Conflict is something that I prefer to avoid. There have been times when I have said what I needed to say, and, though I have made people angry at least two times in my adult life (likely many times more, but I will never know), I have felt better for releasing the bottled angst which had stirred within. It is foreboding to express the unspoken, but the unleashing of swirling, resurfacing thoughts must certainly be a necessary step on this journey. And with that premise, I step off.
I miss the saints and angels of my Catholic childhood. The breathtaking beauty of the statues and stained glass captured my attention long after the words to the sermon began to fade on a given Sunday. Try as I did, and still into my adulthood, I find it hard, week after week, to “get the message.” I have gotten messages, plenty of messages. But did I get “the message?” Just as a song has new meaning to each to each discriminating ear, “the message” has been handed down for interpretation. God is, for me, all around.
There is comfort in the familiar. During my semester abroad, somewhere on the outside edge of childhood, just about to make my first footprints as an adult, I found strength and solace in my longstanding Sunday ritual. Whether in Vienna, London, or Aix-en-Provence, I was able to breathe in the beauty before me, and to feel how richly I was blessed.
My family moved to the Chicago area from St. Louis when I was six. The burning question remains a vivid memory: it was our choice, and we were in charge of our destiny. “Do you want to go to the school where you wear uniforms and get out at 2:30pm; or do you want to go where you wear whatever you want but have to go to Sunday school?” I am still not really sure if my mother had been hoping for one response over the other, but we chose, resoundingly, the Catholic school. My first grammar lesson in Mrs. Donahoe’s reading group left me flailing with confusion and uncertainty. In perfect Palmer penmanship, she wrote “o-n” at the top of the chalkboard. “Ahn,” she read. Wait, doesn’t that say “awn?” Do they have some sort of accent here in Illinois, because that is not how we read “on” in St. Louis? I told my mother that I wanted to go back to America where I belonged.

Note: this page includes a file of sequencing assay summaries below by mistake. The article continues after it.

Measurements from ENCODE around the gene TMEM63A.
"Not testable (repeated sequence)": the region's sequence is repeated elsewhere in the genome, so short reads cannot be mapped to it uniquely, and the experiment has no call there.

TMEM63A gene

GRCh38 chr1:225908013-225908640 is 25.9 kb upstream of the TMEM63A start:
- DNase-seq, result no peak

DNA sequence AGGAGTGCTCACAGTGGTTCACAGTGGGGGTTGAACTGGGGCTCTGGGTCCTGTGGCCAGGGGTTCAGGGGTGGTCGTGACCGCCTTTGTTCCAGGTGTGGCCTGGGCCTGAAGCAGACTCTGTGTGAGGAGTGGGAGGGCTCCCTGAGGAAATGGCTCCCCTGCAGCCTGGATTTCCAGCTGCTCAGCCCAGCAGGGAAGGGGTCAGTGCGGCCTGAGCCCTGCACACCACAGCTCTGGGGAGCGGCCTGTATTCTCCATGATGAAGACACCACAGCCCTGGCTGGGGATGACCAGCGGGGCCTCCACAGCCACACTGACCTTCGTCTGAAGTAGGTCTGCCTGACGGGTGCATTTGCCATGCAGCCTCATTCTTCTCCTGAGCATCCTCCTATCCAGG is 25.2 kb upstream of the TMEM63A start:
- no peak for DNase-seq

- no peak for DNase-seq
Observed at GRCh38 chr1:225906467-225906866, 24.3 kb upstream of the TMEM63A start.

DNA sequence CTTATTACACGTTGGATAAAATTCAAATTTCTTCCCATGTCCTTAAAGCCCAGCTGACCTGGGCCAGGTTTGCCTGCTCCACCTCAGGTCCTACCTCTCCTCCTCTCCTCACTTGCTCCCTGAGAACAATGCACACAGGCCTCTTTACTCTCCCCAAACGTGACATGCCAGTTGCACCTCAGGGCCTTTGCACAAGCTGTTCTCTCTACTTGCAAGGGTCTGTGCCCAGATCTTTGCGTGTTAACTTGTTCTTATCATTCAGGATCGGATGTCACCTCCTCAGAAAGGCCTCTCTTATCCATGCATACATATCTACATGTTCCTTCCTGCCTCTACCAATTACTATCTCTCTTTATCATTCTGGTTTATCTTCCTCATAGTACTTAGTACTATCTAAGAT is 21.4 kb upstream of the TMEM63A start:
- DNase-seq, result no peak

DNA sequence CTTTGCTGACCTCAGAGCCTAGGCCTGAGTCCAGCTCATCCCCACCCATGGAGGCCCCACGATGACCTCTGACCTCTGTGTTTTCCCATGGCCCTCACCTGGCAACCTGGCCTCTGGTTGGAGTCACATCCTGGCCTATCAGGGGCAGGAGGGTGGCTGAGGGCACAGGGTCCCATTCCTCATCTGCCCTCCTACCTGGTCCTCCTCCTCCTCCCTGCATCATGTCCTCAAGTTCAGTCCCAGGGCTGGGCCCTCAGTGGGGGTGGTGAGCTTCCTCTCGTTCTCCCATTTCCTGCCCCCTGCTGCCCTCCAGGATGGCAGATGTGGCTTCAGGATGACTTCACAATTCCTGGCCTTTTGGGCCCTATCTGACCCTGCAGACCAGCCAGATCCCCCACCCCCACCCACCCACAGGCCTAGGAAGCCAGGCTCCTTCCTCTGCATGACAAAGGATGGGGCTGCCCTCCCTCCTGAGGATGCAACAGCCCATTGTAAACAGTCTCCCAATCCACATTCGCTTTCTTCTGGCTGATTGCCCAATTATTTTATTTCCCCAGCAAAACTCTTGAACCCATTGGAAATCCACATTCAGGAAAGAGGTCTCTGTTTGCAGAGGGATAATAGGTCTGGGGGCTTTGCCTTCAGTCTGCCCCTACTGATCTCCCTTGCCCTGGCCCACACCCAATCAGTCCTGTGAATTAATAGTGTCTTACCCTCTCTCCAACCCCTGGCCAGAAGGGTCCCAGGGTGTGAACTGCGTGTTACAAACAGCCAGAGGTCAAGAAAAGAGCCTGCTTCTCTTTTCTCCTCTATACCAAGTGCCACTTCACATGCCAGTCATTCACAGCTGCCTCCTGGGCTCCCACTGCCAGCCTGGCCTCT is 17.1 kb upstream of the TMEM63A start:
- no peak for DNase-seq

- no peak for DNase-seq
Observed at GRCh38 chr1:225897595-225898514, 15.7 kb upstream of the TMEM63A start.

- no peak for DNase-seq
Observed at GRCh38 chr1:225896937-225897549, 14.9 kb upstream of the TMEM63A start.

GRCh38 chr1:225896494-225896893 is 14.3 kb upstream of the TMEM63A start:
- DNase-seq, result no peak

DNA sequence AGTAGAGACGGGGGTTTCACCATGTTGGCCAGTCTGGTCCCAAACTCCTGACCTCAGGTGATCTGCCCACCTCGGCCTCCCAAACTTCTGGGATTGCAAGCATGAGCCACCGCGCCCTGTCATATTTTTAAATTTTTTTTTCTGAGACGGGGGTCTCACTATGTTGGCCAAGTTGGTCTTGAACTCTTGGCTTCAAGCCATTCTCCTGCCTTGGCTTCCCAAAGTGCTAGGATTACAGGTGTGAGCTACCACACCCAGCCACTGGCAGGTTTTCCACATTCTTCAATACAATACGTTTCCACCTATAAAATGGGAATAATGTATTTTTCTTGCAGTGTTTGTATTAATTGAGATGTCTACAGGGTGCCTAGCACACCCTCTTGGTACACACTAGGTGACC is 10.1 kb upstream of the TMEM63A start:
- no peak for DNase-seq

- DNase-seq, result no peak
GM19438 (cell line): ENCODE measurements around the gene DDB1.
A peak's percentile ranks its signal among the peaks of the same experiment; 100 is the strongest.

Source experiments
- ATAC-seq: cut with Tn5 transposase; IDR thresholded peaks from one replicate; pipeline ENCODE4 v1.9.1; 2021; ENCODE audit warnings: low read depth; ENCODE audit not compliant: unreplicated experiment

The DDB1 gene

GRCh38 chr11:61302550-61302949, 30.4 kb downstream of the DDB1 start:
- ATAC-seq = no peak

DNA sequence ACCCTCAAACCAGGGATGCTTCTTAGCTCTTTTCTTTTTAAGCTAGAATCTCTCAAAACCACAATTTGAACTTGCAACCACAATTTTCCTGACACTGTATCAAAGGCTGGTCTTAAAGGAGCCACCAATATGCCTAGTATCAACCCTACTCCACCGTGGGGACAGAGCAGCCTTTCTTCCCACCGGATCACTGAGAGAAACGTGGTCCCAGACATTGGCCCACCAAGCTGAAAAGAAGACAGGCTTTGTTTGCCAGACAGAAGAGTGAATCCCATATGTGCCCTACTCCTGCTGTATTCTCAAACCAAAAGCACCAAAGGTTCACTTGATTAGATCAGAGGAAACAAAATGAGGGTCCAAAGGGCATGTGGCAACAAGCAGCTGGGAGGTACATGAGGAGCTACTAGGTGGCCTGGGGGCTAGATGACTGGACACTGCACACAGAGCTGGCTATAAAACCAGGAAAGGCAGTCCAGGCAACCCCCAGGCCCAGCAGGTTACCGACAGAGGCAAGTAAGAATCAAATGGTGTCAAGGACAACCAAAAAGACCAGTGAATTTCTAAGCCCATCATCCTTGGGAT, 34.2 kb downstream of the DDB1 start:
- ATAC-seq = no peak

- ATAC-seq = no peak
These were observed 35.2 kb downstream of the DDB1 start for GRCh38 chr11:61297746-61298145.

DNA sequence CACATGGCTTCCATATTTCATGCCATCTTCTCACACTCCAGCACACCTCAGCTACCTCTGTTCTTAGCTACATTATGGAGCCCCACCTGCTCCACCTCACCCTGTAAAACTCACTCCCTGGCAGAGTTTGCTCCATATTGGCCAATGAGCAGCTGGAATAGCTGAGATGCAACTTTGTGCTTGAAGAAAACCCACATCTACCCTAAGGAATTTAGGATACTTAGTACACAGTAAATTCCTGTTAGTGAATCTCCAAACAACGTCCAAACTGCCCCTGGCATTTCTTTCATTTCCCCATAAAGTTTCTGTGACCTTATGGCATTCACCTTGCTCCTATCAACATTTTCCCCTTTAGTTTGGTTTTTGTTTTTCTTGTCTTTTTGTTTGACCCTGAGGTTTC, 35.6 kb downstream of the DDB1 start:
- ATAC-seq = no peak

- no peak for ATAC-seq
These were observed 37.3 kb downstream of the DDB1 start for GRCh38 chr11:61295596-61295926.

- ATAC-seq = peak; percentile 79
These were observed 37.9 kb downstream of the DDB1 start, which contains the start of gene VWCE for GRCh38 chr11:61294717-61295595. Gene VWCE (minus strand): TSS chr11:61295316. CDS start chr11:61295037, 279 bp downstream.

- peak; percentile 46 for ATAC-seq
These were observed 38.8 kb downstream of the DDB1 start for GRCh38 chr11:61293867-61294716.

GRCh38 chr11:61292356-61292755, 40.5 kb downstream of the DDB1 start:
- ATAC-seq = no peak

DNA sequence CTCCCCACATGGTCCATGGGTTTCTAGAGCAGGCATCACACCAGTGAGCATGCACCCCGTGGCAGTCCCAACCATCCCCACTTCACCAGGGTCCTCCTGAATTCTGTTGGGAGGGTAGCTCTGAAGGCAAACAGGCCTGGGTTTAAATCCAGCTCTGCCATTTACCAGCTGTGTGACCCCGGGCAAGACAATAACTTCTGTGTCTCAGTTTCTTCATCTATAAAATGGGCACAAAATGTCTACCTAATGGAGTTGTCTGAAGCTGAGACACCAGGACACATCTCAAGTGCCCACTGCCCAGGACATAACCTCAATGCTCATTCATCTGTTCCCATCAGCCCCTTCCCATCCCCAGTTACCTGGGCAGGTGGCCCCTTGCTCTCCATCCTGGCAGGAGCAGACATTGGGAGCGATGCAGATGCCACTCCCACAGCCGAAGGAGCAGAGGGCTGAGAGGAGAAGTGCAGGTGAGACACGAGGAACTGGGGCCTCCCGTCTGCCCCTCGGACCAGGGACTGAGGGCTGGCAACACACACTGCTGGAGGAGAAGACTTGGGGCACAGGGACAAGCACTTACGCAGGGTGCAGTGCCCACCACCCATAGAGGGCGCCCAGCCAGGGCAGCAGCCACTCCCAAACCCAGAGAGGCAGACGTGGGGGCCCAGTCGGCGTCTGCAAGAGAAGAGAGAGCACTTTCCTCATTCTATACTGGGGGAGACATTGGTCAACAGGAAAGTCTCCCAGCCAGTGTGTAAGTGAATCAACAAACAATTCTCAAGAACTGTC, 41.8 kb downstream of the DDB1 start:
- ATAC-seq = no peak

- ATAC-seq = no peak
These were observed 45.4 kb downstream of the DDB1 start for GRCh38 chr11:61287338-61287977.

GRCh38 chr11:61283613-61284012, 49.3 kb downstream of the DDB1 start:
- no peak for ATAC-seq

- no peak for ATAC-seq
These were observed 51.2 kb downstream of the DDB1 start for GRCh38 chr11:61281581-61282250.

I’ve never been much for history. The memories that I have carried away from my high school class, “America Since 1945” do not involve the Bay of Pigs or the resignation of President Nixon. I do remember Mr. Nagis’ characteristic snip-knit ties, and the film where John F. Kennedy proclaimed, “that’s good chowder, Bobby.” In the same spirit, then, I find it infinitely challenging to read, with any depth of understanding, from the Bible. I do remember, though, when I saw the face of Mary on my bathroom wall.
I must have been giving one of the babies a bath. I was a young mother. Perhaps it was how the sunlight shone through the curtain and reflected onto the wall. But it hadn’t been there before, and I haven’t seen it since, nor do I remember many details from the vision.
There must be something about the bathroom. On a barren winter day more than nine years ago, I was at home alone with my then ten-year-old son, Sam. Just three days earlier, Sam had surgery to remove the culprit that had been wreaking havoc in his body during most of his fourth grade year. My standout pitcher had what was surely a block-long length of hospital gauze wrapped around his precious head. It was up to me, his mom, to clean the wound at the first bath. As the water ran and the bubbles multiplied, I pulled apart the bandage, ever so gingerly, with shaking, unprepared hands. As the last edge fell away, something transcendent was revealed to me. Sam has a seven inch scar framing his head, nearly headband-style, that is these days just evident after a fresh buzz cut. It’s the only lasting evidence of what was a parent’s deepest darkness: the discovery of a little son’s brain tumor. On that cold January day in 2005, I saw God through Sam. There was the crown of thorns perched atop his head, stitches protruding and blood crusted through what was left of his hair. Sam was carrying my burdens, and through that great trial I have been led to forever believe that much abides, and it will be manifest at the most unlikely opportunity.
As a teenager, I was part of the “Sacred Heart Club.” This was a small group of girls that assisted at the convent (yes, Sacred Heart) which was adjacent to the high school. We busied ourselves doing such things as washing the marble steps and wheeling the aging nuns around the chapel. I had a special little nun, Sr. Raphael, who would fret each afternoon as I handed her a chocolate. She let me know that she had everything that she needed, though I am not sure that I understood what she meant at the time. Regardless, though, I saw the work of God in her holy face.
I have been a restless girl. For me, spirituality continues to be a journey. As the hand of God may guide and the spirit may deliver, I know there is something bigger, something extraordinary, and something ever-so-personal, which fills our souls and brings us the gilded moments of fanfare in the simple calm of the garden path, and the moments of stolen solitude amid the chaos of every given day.